With the prominence of 21st-Century threats like hackers, it can be easy to forget about dangers as primitive as a fire. Although the ability to control fires in the modern age is a drastic improvement from most of history, they still present a risk that demands serious attention.
In 2018, there were 499,000 structure fires in the United States, causing more than $11 billion in damages. Fires in the workplace can cause irreparable damage to your assets, or worse, can put the health and even lives of employees and customers at risk.
Your business should prepare for a worst-case scenario, but better than minimizing damage in a fire is making sure it never happens in the first place. By careful planning and practice, you can prevent workplace fires. Prevention takes work, but it’s worth the safety of your assets and employees.
The first step in fire prevention is educating yourself and your employees about the causes and risks of fires. Negligence is to blame for a great many accidents. The cure for negligence is knowledge.
By understanding what behaviors are potentially hazardous, you can take steps to avoid them. You should not only look at the general risks associated with businesses but at what applies to your specific environment as well. Assess what things around or about your workplace pose a potential threat.
The kinds of equipment used by your business might put you at a higher risk than most. Your geographic location can factor in as well. For example, if you operate in a warmer, drier climate, fires will start and spread more quickly.
It’s essential to keep everyone up to date. Hold regular meetings where you go over these risks and reiterate safety policies.
After learning about potential hazards, you need to take action. While it may seem like a small factor, keeping your workspace organized is a central part of preventing fires as a business. Proper organizing can decrease the risk presented by flammable materials and create easy access to emergency routes.
You should place anything that generates heat away from combustible items such as wood and paper. Allow air to flow between and behind appliances to keep them from overheating. Ensure there is easy access to control panels and emergency exits.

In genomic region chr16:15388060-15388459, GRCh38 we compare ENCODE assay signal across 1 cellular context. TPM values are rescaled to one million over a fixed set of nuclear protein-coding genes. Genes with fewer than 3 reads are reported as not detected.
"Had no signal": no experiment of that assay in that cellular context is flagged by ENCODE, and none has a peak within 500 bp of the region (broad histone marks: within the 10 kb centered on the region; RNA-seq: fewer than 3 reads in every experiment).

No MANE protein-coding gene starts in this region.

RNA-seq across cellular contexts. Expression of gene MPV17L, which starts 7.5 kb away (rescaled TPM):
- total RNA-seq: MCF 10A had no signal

Part of the organization process is getting ready for safety inspections, which you should consider assets rather than obligations. State requirements for fire safety give you a baseline for how you should operate to stay safe from fires. Inspections can also inform you if you need to revise your approach to fire prevention.
No matter how excellent your organization is, you must have a thorough emergency plan in place. In the event of a fire, you cannot leave the safety of yourself and others up to improvisation. A comprehensive and well-communicated evacuation plan is imperative.
Your plan should include accommodations for those with disabilities. Make sure it takes people who use a wheelchair, people with vision or hearing issues and so on into consideration. The plan should outline where to go, how to contact emergency services and the roles each staff member should take on.
On top of an evacuation plan, your planning should include training for employees. Things such as fire drills and demonstrations of how to properly use safety equipment will ensure that everyone will know how to act in an emergency, minimizing damage should an accident occur.
Fire preparedness is not a one-time endeavor. To maximize the efficacy of the preventative measures you take, you should regularly reassess them. Maintenance applies to everything involved in fire safety.
You should frequently check equipment that could potentially ignite. Once you organize your workspace, you should keep up that organization. Make sure you are periodically restating emergency plans and confirming their viability.
Remember to maintain safety equipment. It’s not enough to keep tools such as fire extinguishers in the building. You must make sure they are in working condition and within their shelf life. You should also pay attention to systems like smoke detectors and sprinklers. Even without use, this equipment can degrade over time, so their continued assessment is vital.
Even with up-to-date equipment and emergency plans, you and your employees always need to practice safe behavior. Many typical workplace behaviors are often negligent and can create unnecessary risk.
Using multiple extension cords for a single outlet increases the likelihood of an electrical issue, which can spark fires. Anyone who smokes should do so only in designated smoking areas. When dealing with flammable materials or hazardous equipment, employees should take care to use them only according to their instructions and intended uses.
Keeping doors closed when you’re not using them will help stop the spread of fire should one break out. Never prop open emergency doors.
Efficient emergency response and good insurance help reduce the damage of a fire, but the best defense is prevention. With proper preparation and the practice of informed, safe behaviors, you can minimize the risk of workplace fires.
Megan R. Nichols is a technical writer and the editor of Schooled By Science. She regularly contributes to sites like Industry Today, Born2Invest, and Business Process Incubator. Follow Megan on Twitter @nicholsrmegan and subscribe to her blog to stay in touch.